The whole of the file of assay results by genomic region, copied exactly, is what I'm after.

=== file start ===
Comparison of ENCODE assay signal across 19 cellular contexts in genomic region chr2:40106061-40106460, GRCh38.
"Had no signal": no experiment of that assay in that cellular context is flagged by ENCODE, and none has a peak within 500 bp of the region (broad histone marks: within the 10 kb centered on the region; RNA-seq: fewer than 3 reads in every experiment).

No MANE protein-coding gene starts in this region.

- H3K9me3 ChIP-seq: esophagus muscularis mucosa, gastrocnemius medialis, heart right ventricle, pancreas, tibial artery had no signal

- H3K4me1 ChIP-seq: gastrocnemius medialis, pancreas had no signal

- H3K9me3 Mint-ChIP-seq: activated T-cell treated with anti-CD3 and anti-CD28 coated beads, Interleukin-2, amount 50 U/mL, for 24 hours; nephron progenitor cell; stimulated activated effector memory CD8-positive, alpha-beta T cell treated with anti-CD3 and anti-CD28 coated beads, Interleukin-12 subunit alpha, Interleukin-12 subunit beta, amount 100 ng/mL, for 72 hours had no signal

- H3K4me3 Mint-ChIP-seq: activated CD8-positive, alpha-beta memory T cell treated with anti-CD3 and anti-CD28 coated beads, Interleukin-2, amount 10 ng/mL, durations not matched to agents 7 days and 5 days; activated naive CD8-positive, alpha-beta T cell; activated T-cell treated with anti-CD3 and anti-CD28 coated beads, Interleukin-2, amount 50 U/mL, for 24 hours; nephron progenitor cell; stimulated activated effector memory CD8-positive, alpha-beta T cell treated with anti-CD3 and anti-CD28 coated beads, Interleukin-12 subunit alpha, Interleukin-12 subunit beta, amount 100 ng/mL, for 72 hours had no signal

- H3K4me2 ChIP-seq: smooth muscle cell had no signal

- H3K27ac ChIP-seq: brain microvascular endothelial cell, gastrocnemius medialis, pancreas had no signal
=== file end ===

Comparison of ENCODE assay signal across 19 cellular contexts in genomic region chr2:40106061-40106460, GRCh38.
"Had no signal": no experiment of that assay in that cellular context is flagged by ENCODE, and none has a peak within 500 bp of the region (broad histone marks: within the 10 kb centered on the region; RNA-seq: fewer than 3 reads in every experiment).

No MANE protein-coding gene starts in this region.

- H3K9me3 ChIP-seq: esophagus muscularis mucosa, gastrocnemius medialis, heart right ventricle, pancreas, tibial artery had no signal

- H3K4me1 ChIP-seq: gastrocnemius medialis, pancreas had no signal

- H3K9me3 Mint-ChIP-seq: activated T-cell treated with anti-CD3 and anti-CD28 coated beads, Interleukin-2, amount 50 U/mL, for 24 hours; nephron progenitor cell; stimulated activated effector memory CD8-positive, alpha-beta T cell treated with anti-CD3 and anti-CD28 coated beads, Interleukin-12 subunit alpha, Interleukin-12 subunit beta, amount 100 ng/mL, for 72 hours had no signal

- H3K4me3 Mint-ChIP-seq: activated CD8-positive, alpha-beta memory T cell treated with anti-CD3 and anti-CD28 coated beads, Interleukin-2, amount 10 ng/mL, durations not matched to agents 7 days and 5 days; activated naive CD8-positive, alpha-beta T cell; activated T-cell treated with anti-CD3 and anti-CD28 coated beads, Interleukin-2, amount 50 U/mL, for 24 hours; nephron progenitor cell; stimulated activated effector memory CD8-positive, alpha-beta T cell treated with anti-CD3 and anti-CD28 coated beads, Interleukin-12 subunit alpha, Interleukin-12 subunit beta, amount 100 ng/mL, for 72 hours had no signal

- H3K4me2 ChIP-seq: smooth muscle cell had no signal

- H3K27ac ChIP-seq: brain microvascular endothelial cell, gastrocnemius medialis, pancreas had no signal